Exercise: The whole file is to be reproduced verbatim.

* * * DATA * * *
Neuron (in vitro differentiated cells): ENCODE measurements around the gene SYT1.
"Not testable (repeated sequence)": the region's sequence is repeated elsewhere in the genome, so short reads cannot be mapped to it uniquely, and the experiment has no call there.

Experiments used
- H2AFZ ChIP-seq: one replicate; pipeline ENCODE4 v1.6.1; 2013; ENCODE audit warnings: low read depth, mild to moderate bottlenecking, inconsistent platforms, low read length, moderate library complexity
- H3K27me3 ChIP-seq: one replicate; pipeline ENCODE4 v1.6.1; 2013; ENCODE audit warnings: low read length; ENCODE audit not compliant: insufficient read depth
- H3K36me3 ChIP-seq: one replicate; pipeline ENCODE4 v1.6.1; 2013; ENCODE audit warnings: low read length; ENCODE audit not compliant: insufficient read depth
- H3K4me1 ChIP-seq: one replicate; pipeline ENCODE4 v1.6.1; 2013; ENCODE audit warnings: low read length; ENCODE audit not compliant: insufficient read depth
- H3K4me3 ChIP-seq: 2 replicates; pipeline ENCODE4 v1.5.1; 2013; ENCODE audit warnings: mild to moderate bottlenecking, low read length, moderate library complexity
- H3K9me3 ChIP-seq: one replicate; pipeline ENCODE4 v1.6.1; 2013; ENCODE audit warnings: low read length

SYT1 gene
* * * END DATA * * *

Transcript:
Neuron (in vitro differentiated cells): ENCODE measurements around the gene SYT1.
"Not testable (repeated sequence)": the region's sequence is repeated elsewhere in the genome, so short reads cannot be mapped to it uniquely, and the experiment has no call there.

Experiments used
- H2AFZ ChIP-seq: one replicate; pipeline ENCODE4 v1.6.1; 2013; ENCODE audit warnings: low read depth, mild to moderate bottlenecking, inconsistent platforms, low read length, moderate library complexity
- H3K27me3 ChIP-seq: one replicate; pipeline ENCODE4 v1.6.1; 2013; ENCODE audit warnings: low read length; ENCODE audit not compliant: insufficient read depth
- H3K36me3 ChIP-seq: one replicate; pipeline ENCODE4 v1.6.1; 2013; ENCODE audit warnings: low read length; ENCODE audit not compliant: insufficient read depth
- H3K4me1 ChIP-seq: one replicate; pipeline ENCODE4 v1.6.1; 2013; ENCODE audit warnings: low read length; ENCODE audit not compliant: insufficient read depth
- H3K4me3 ChIP-seq: 2 replicates; pipeline ENCODE4 v1.5.1; 2013; ENCODE audit warnings: mild to moderate bottlenecking, low read length, moderate library complexity
- H3K9me3 ChIP-seq: one replicate; pipeline ENCODE4 v1.6.1; 2013; ENCODE audit warnings: low read length

SYT1 gene